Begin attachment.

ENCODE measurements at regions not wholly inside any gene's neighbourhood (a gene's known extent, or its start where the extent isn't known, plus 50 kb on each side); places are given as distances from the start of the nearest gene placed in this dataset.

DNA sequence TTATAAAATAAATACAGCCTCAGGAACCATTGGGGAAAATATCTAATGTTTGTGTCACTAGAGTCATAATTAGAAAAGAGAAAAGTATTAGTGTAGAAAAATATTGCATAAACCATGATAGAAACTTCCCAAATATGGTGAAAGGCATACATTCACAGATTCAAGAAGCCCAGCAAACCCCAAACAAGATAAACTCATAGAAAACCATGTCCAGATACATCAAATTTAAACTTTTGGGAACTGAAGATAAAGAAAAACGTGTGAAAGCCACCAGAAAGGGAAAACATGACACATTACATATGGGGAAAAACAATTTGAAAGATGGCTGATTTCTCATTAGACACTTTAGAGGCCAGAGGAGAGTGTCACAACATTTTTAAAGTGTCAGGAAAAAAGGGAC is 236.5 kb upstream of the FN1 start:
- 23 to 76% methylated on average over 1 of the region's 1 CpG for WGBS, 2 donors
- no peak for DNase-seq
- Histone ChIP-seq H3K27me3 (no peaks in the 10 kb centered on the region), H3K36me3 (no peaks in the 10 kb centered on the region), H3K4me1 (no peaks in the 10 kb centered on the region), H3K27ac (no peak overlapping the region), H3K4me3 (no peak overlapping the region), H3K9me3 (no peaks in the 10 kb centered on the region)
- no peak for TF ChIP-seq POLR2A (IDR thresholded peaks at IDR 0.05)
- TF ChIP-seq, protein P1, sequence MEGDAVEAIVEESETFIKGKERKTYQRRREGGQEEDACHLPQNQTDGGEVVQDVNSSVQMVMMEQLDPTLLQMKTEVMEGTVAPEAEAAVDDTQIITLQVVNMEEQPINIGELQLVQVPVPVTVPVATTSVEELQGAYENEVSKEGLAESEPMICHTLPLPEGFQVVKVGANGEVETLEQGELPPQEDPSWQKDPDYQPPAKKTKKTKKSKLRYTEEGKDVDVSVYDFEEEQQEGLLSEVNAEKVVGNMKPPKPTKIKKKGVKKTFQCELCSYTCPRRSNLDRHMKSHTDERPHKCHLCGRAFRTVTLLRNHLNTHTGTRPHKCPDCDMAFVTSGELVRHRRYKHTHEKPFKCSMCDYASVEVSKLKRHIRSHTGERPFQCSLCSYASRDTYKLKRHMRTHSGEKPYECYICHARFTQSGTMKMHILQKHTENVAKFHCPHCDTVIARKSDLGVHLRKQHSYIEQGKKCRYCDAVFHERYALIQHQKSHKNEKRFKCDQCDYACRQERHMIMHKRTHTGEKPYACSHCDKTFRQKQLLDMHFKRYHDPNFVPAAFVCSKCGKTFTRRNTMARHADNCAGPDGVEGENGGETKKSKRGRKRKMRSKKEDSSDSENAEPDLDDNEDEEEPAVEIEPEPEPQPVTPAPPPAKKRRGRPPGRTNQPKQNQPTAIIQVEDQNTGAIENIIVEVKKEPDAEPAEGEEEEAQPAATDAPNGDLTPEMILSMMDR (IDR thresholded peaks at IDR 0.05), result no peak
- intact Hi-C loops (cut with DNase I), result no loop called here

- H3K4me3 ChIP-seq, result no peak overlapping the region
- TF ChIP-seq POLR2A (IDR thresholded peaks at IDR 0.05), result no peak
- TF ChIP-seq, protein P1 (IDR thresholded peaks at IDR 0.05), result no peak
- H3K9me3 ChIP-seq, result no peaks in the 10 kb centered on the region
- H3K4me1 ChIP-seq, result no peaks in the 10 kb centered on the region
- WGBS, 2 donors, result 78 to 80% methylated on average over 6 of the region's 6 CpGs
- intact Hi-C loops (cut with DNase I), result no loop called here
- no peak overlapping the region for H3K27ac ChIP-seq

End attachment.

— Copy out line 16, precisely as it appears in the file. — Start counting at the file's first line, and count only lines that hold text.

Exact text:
- no peak overlapping the region for H3K27ac ChIP-seq